|Received notice of copyright infringement/plagiarism|
| 2:41 pm on May 8, 2012 (gmt 0)|
My site received an email from someone notifying us of copyright infringement and plagiarism for an article that had been on the site for almost three years in its current location, and for a couple of years prior to that on another page.
The person who wrote the article for us isn't a professional writer, and said that they only consulted the factory repair, troubleshooting, and servicing documentation for the assembly when they wrote the article, to make sure it was accurate. They don't spend much time online, and I've known this person for many years and don't believe they based the article on someone else's work, as it's not in their character at all.
We removed the article, and asked the person who wrote it to re-write it.
A search using Copyscape didn't turn up anything else, except for other pages on our site that referenced the article. I searched Bing for a similar article, but turned up nothing.
The person who wrote the article has asked how it needs to be changed, and I'm not certain what to tell them. They mentioned that some of the information is of a factual, technical nature, and expressed that there's only so many ways to present it accurately.
The article was well rounded, and I asked if there was anything new that could be added to it.
The thought occurred to me that perhaps this was an attempt to remove us from competing in search for this topic, which isn't in a highly competitive area at all. I know there are repercussions for making accusations of this nature that are unfounded, but we'd rather avoid the legal hassles.
Has anyone come across something like this before? I searched, but didn't find anything similar. Is shuffling around the order, using different descriptive words and terms, and changing the tone of the article enough? I feel like the person who complained may have been hit by all the recent updates, and they think by removing other pages theirs may rise to the top. Since I can't find anything, I have nothing to compare our article to.
| 3:17 pm on May 8, 2012 (gmt 0)|
Did you ask for proof?
|My site received an email from someone notifying us of copyright infringement and plagiarism for an article |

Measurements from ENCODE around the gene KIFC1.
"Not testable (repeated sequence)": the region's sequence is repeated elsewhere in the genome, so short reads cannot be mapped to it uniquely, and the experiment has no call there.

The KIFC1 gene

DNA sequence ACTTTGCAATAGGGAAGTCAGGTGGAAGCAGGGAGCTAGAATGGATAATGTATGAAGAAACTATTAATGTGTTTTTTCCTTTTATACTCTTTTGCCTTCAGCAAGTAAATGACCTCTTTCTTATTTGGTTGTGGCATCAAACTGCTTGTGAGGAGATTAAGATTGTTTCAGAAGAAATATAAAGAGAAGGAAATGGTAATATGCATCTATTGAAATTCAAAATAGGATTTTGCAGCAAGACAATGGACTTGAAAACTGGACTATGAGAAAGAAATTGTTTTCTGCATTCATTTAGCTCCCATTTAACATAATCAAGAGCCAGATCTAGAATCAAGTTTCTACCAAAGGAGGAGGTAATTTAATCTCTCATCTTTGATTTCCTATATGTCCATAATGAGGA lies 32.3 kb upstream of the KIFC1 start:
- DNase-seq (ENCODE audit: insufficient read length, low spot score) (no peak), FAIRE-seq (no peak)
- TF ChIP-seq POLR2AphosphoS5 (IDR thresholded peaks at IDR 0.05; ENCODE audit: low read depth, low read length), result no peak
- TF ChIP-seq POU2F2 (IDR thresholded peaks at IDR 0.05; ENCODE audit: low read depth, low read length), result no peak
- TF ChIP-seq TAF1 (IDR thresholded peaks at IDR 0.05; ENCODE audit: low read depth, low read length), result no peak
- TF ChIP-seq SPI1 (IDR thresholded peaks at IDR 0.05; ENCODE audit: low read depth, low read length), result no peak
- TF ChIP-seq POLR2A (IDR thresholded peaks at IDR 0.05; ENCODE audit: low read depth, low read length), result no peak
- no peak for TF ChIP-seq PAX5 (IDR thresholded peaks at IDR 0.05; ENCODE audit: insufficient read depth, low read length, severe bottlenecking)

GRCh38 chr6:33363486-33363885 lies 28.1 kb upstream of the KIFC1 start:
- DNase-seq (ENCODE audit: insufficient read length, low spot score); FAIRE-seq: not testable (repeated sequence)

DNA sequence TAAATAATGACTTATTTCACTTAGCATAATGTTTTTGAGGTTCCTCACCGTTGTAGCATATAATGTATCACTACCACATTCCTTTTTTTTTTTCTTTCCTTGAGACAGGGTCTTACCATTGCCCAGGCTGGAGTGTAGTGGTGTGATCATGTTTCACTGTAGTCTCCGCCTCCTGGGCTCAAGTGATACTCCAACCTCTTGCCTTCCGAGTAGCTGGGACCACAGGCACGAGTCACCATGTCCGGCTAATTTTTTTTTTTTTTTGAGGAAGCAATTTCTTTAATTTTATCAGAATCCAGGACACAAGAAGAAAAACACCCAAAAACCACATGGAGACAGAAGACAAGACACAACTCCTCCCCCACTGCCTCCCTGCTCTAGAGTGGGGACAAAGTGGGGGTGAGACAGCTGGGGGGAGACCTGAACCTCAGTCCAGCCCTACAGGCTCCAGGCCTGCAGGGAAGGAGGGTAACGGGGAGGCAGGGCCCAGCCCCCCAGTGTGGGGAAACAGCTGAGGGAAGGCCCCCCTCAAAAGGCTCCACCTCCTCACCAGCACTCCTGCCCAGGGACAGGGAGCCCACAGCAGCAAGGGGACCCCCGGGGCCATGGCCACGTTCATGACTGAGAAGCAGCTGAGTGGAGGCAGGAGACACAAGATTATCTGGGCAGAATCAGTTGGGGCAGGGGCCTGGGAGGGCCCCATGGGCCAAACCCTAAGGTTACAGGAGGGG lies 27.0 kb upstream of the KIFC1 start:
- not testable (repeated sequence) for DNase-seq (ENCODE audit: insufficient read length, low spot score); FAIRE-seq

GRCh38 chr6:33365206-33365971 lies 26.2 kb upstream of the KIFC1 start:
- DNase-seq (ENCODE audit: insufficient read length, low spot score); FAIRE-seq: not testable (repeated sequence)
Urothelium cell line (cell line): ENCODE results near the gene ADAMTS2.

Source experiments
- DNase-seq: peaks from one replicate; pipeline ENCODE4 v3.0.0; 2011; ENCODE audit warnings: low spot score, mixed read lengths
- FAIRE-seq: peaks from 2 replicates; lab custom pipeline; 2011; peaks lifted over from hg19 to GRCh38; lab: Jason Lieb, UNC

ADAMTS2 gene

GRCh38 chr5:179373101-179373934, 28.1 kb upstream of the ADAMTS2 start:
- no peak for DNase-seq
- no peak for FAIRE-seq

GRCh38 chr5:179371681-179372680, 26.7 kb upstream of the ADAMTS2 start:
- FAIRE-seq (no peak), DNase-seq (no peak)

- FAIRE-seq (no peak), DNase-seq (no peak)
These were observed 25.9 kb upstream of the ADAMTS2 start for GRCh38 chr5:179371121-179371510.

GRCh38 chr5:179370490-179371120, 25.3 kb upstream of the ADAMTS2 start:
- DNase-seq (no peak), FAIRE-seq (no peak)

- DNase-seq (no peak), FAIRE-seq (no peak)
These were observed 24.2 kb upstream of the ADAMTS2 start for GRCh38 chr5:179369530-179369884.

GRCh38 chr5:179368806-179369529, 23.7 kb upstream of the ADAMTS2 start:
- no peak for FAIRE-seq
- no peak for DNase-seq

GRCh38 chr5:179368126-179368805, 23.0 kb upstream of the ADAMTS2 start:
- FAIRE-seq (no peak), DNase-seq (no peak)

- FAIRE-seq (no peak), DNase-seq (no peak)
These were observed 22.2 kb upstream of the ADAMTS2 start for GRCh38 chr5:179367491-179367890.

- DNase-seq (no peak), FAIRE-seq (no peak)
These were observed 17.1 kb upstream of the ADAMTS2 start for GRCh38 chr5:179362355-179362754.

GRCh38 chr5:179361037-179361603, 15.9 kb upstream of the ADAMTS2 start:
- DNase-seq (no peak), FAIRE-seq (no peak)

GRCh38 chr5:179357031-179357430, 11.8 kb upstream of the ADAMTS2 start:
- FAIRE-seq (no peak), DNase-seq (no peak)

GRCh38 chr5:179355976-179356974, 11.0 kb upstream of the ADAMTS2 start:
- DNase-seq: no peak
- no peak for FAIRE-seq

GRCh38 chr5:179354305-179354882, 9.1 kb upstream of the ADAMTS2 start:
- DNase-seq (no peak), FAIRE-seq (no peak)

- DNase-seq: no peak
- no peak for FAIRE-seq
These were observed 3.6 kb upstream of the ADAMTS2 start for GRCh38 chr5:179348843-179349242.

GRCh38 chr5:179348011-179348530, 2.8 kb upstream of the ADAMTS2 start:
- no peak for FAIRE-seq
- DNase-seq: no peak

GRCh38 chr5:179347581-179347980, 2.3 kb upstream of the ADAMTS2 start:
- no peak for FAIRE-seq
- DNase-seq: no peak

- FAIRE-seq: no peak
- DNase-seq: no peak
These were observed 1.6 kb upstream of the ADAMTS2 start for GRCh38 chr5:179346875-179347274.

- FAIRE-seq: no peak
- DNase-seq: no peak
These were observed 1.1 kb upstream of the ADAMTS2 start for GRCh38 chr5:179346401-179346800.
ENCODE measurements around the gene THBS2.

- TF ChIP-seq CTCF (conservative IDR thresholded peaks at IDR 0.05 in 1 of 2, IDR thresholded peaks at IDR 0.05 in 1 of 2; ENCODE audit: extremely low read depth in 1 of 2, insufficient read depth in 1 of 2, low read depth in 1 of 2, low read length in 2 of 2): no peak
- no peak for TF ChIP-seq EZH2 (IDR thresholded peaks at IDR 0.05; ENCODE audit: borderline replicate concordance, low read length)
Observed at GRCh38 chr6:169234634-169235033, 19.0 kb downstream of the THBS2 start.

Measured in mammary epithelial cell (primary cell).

If I were you I would be telling them that AFAYK the article was written for you and that if they feel that it is an infringement they should be able to prove it.
| 1:14 pm on May 9, 2012 (gmt 0)|
@BeeBeeDubbleU: No, we didn't ask for proof. This is the first time we've ever received such a message. I'm going to help with the rewrite and see if we can improve and expand the article, then republish. I suspect doing this in an attempt to remove all competition because they got slammed by the recent Google updates.
Evidence of that is I can't find their article anywhere, even in Bing.
Thanks, hopefully there won't be a next time, but if there is we'll ask for more information before being so quick to remove content.
| 4:11 pm on May 9, 2012 (gmt 0)|
I would still go back to them and tell them that your investigations indicate that the content is yours and ask them to prove otherwise.
| 2:36 pm on May 24, 2012 (gmt 0)|
My two cents--I have found that when I am taking notes from a text that I tend to duplicate the grammatical structure of the text I was taking notes on. I have to force myself to use different words. It could well be that something like that happened with your writer using the manual as a reference.
I was also told in terms of plagiarism that a text has to not be recognizable as the original text. This does take work, but it's more tedious than difficult. This includes technical stuff. It might seem there are only a few ways to say something, but there are really plenty. I did this a lot when I was ghostwriting, which was often technical and science stuff.